If Pakistan is to host the ICC Champions Trophy, then a three-match, one-day international series between New Zealand and Pakistan in Pakistan just prior to the tournament makes perfect sense - except for the fact that Pakistan should not be hosting the Champions Trophy and New Zealand should not tour there right now.
Pakistan is not safe. The political environment is particularly unstable and touring is not a good idea. In fairness, it is not Afghanistan and the violence is not intentionally directed at Westerners. But I do not believe those committing acts of terrorism would be overly bothered if some high-profile Westerners were to stumble into the firing line.
In 2002, had the Black Caps' bus left five minutes earlier from the hotel enroute to the Karachi stadium, there most probably would have been lives lost from the touring team.
There is an unacceptable safety risk associated with a tour of Pakistan and no matter how much security you place around the team, you simply cannot guarantee safety. Sure, you can come to harm at the hands of terrorists in "safe" countries like England just as you could fall prey to a shark in New Zealand. But, if you wade into the water with open wounds in Cape Town, you're more likely to come to grief.
The Black Caps have not had the best of luck when it comes to bombs.
Twice in Sri Lanka and once in Pakistan, tours have been affected by a blast and it's understandable that our administration and some senior players might feel gun-shy about returning. It's also ironic that the ICC should name Sri Lanka as reserve for the Champions Trophy, but the political environment there is not quite like it was in the early 1990s. In my opinion, during those political days of turmoil, Sri Lanka should have been off limits.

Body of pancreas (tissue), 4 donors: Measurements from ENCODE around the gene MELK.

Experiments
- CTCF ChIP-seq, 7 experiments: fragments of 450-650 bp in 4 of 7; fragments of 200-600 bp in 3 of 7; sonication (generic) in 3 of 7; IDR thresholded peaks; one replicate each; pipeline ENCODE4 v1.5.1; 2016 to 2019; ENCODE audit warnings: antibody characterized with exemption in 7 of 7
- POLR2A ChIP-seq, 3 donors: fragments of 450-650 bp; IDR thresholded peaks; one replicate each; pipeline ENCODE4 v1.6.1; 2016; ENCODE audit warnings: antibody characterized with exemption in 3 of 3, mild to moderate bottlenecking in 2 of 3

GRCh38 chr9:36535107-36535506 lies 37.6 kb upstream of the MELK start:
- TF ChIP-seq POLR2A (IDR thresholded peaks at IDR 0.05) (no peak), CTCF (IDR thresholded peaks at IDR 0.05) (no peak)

The ICC will not take the tournament off Pakistan; they simply lack the teeth to do so and New Zealand Cricket is unlikely to be bold enough to refuse the proposed three-game tour of Pakistan.
What will happen will be the same old story. The decision to tour will be left in the hands of the individual. This is unfair. Players who opt out will be at a disadvantage even if NZC says it will not be held against them in future selections. Simply, if a replacement performs, the player who gave up that spot is at risk.
Then there is the player who is already at risk, who feels uncomfortable about the safety environment but who knows he must go or risk jeopardising his cricket career.
There is also a negative spin-off for cricket in New Zealand in general. Six months after the Pakistan test tour in 2002, a recovery tour of five one-day internationals was played. This team was full of substandard replacements and got smashed 5-0 - that does nobody any good.
The right thing for New Zealand Cricket to do is to act on behalf of its players and make the decision for them or, even better, for the ICC to act on behalf of world cricket and grow some courage.